Bradford and Winthrop on Providence
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The paper examines William Bradford's work "Of Plymouth Plantation" and John Winthrop's work "The Journal of John Winthrop" and relates that Winthrop is almost zealous in his beliefs about providence and he tried imposing them upon the society in which he lived with equal zeal. The paper compares this to Bradford, who although he held deep beliefs upon the idea of providence, took a far more subtle approach to the topic. The paper also highlights further differences between the views of Winthrop and Bradford on social classes, the value in recruiting civilians to work within the colony and how they perceived deviants of society and those who were charged with criminal behavior.
From the Paper:"Bradford expresses in his work, "Of Plymouth Plantation" the belief that divine providence has led the pilgrims to establish the Plymouth colony. He makes this view plain from the first chapter of his book, which opens establishing the position of England in the eyes of God, as well as that of God's people. Furthermore, he establishes how it is the will of God that the people should leave England and establish the colony in the new world, although he also warrants that, because of Satan, the people do not expect that the journey to the new world, or establishing the new colony, should be an easy task (Bradford)."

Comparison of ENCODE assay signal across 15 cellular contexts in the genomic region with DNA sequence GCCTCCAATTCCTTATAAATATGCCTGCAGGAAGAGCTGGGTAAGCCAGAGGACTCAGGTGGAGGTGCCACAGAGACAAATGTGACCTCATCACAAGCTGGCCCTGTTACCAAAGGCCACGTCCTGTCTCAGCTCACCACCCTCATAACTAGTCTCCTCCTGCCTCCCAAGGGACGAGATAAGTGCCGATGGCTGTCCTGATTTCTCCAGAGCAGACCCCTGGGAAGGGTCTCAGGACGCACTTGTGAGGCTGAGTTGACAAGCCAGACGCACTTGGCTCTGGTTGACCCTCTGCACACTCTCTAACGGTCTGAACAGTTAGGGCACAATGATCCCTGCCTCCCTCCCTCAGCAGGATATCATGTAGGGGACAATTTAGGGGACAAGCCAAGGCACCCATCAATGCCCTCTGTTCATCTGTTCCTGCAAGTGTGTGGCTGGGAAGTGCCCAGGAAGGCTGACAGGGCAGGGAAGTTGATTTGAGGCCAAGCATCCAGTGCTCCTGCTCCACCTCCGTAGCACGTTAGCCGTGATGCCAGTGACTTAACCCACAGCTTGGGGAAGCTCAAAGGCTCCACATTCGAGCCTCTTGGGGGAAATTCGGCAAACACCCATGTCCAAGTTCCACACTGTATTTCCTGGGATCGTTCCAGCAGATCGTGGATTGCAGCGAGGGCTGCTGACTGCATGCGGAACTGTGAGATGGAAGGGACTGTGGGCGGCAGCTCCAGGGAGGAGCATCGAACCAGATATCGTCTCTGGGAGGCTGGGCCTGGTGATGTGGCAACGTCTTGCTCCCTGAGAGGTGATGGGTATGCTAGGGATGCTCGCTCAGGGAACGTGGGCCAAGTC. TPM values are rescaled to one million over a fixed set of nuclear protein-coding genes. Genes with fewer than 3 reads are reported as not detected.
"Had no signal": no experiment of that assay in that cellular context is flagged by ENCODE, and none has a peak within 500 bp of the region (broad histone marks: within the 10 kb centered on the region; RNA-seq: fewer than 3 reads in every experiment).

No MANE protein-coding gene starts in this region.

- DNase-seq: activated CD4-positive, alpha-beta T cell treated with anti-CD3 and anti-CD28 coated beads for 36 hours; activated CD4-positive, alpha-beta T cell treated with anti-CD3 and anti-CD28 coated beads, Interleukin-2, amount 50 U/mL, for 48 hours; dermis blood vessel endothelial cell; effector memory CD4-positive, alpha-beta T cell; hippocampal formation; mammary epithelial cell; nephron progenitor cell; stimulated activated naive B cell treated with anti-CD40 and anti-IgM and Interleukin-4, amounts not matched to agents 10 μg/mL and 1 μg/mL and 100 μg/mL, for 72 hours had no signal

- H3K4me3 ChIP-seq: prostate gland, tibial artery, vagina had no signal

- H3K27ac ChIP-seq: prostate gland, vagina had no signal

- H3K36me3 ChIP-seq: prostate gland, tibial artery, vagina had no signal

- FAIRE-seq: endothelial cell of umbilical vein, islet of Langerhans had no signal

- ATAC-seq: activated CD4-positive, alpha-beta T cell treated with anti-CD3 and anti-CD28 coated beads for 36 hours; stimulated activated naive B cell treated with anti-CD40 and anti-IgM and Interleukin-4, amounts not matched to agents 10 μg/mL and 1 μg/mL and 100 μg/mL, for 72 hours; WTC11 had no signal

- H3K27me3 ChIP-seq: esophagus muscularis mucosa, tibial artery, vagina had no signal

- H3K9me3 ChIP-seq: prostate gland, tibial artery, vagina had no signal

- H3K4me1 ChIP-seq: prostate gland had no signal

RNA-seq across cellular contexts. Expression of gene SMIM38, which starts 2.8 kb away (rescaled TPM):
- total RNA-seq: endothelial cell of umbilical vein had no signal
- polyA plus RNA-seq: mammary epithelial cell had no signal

Sample of Sources Used:
- Bradford, William. Of Plymouth Plantation. Boston: Wright & Potter Printing Company, 1908. [Electronic Version].
- Winthrop, John. The Journal of John Winthrop. 1644. [Electronic Version].
Cite this Comparison Essay:
Bradford and Winthrop on Providence (2009, December 23) Retrieved May 31, 2020, from https://www.academon.com/comparison-essay/bradford-and-winthrop-on-providence-117887/
"Bradford and Winthrop on Providence" 23 December 2009. Web. 31 May. 2020. <https://www.academon.com/comparison-essay/bradford-and-winthrop-on-providence-117887/>